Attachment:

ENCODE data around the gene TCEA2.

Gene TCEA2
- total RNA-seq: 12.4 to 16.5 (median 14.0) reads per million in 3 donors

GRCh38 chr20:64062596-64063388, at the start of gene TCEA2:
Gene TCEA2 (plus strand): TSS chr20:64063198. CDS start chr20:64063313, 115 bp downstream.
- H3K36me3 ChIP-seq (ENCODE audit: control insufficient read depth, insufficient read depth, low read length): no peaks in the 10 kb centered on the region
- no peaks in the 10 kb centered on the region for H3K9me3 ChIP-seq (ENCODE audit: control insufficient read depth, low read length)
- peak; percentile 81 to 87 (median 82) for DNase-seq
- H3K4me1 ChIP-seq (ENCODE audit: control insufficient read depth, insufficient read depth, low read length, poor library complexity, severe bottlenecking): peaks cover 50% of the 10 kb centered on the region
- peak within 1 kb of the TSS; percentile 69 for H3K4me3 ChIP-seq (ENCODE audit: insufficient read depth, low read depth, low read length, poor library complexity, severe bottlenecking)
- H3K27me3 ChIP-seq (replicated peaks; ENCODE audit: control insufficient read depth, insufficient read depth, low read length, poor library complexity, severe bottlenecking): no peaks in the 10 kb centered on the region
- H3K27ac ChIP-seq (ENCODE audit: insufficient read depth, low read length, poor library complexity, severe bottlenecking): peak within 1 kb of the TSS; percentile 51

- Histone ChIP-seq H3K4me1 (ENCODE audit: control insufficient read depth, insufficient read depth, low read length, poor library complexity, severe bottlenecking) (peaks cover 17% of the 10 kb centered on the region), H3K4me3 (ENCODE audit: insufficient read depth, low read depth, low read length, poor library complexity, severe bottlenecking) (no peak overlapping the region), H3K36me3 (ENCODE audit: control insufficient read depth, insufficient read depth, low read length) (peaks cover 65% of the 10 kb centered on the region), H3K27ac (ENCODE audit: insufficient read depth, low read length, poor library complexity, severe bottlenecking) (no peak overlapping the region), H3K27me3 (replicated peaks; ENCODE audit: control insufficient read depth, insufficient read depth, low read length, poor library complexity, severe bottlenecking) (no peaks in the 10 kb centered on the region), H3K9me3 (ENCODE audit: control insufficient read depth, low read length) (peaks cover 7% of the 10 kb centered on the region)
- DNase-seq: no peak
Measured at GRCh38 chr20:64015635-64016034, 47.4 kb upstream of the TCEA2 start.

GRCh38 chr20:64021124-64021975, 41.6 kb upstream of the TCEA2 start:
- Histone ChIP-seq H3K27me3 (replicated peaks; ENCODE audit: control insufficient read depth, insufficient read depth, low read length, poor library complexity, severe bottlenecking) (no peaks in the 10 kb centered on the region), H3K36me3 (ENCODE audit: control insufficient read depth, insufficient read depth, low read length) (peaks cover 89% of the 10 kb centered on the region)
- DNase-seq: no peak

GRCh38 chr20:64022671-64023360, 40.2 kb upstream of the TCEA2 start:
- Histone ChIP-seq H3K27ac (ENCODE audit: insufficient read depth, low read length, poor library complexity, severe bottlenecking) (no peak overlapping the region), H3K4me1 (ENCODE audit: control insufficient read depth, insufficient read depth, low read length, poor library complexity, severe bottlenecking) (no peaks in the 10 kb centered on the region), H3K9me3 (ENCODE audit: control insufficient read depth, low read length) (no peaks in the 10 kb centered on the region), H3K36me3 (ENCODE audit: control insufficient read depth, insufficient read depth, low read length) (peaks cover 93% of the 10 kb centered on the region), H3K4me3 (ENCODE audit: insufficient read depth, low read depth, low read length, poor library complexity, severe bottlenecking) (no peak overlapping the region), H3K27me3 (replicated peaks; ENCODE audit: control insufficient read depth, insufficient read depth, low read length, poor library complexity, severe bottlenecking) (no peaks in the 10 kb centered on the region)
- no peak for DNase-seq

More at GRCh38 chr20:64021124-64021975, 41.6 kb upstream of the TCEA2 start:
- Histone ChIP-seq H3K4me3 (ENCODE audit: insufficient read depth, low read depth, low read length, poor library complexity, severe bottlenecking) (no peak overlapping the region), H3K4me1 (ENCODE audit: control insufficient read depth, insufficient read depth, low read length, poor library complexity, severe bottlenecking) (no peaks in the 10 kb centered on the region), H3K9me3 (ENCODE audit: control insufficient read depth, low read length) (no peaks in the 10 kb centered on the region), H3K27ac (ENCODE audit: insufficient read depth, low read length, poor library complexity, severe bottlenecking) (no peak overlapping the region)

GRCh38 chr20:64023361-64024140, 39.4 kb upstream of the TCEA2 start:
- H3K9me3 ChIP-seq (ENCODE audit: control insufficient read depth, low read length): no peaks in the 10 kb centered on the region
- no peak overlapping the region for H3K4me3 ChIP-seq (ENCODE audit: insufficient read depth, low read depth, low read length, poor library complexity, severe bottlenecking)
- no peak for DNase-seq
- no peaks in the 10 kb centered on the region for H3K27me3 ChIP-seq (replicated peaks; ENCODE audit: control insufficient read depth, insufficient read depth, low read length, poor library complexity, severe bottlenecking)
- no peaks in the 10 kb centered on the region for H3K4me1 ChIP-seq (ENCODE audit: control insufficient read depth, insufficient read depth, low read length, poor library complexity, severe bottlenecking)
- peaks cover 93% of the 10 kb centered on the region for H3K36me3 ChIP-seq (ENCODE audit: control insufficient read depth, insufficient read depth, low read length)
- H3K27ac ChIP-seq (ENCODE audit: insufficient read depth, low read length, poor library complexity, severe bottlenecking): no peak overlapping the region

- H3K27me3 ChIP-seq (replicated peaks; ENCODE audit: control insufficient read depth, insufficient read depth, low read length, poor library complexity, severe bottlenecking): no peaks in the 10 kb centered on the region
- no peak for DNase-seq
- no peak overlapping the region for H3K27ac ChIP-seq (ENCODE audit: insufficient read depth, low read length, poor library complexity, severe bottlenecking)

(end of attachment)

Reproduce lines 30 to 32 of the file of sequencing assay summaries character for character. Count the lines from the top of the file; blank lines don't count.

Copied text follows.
- peaks cover 93% of the 10 kb centered on the region for H3K36me3 ChIP-seq (ENCODE audit: control insufficient read depth, insufficient read depth, low read length)
- H3K27ac ChIP-seq (ENCODE audit: insufficient read depth, low read length, poor library complexity, severe bottlenecking): no peak overlapping the region

- H3K27me3 ChIP-seq (replicated peaks; ENCODE audit: control insufficient read depth, insufficient read depth, low read length, poor library complexity, severe bottlenecking): no peaks in the 10 kb centered on the region